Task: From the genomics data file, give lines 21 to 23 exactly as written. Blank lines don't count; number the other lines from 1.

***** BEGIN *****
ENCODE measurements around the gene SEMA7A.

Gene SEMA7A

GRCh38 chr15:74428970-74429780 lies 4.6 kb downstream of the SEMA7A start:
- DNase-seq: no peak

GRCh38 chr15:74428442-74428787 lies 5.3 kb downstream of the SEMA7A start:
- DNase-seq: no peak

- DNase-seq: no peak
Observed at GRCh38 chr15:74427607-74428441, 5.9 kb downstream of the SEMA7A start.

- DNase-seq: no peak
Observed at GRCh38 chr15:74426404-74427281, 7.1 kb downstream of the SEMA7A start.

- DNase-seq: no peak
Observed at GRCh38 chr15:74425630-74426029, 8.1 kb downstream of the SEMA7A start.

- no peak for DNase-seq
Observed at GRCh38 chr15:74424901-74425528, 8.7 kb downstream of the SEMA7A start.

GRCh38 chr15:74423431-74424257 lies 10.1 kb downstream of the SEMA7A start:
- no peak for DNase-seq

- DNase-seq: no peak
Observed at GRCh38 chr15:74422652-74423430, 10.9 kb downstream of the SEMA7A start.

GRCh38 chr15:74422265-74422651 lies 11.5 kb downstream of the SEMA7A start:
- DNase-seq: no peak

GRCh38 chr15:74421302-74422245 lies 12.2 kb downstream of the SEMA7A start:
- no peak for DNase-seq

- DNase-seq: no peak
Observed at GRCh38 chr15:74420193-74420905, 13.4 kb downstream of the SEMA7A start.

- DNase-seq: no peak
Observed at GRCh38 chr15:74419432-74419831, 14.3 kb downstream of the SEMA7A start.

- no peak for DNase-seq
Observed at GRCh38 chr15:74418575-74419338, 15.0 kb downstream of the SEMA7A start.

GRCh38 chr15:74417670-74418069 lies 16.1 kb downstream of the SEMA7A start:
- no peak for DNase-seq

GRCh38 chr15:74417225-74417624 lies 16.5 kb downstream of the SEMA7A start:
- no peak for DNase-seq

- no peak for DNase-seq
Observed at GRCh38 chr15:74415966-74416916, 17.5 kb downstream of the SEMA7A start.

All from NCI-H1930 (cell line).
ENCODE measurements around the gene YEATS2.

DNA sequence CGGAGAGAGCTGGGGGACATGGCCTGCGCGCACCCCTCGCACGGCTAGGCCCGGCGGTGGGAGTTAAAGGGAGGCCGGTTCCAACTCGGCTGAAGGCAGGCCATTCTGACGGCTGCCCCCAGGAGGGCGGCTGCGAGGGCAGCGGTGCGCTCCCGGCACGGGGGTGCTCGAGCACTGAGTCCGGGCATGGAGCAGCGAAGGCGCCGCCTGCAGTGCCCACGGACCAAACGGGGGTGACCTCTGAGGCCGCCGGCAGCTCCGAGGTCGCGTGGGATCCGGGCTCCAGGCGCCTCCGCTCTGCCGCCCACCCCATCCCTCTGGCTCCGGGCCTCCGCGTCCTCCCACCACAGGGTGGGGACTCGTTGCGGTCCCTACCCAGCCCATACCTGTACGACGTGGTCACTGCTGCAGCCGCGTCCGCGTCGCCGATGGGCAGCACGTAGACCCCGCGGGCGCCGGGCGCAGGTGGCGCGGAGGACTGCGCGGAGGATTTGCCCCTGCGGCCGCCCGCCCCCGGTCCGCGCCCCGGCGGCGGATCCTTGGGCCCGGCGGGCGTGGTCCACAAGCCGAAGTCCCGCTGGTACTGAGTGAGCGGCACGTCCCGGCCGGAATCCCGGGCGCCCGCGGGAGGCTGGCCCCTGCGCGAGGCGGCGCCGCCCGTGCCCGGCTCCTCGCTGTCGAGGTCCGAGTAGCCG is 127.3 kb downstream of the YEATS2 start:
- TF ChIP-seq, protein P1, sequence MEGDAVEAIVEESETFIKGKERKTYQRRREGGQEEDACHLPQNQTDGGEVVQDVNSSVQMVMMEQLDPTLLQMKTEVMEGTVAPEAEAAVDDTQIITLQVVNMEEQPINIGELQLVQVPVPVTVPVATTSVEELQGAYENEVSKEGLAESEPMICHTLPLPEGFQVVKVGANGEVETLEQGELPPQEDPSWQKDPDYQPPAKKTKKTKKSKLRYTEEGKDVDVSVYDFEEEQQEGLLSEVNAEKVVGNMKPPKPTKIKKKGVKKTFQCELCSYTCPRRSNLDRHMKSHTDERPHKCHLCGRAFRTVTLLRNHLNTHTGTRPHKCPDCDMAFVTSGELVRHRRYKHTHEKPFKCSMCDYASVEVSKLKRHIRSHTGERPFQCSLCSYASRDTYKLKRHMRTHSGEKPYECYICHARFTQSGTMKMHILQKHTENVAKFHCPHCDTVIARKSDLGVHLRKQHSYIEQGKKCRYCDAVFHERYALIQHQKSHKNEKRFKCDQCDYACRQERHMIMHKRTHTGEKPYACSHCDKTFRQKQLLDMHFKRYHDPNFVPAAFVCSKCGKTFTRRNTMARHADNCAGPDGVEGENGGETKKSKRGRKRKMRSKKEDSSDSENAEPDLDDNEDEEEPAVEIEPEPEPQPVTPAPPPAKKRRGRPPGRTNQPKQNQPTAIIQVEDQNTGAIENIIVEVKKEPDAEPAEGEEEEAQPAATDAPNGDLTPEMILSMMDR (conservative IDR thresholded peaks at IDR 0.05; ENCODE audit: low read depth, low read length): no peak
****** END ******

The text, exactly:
GRCh38 chr15:74421302-74422245 lies 12.2 kb downstream of the SEMA7A start:
- no peak for DNase-seq

- DNase-seq: no peak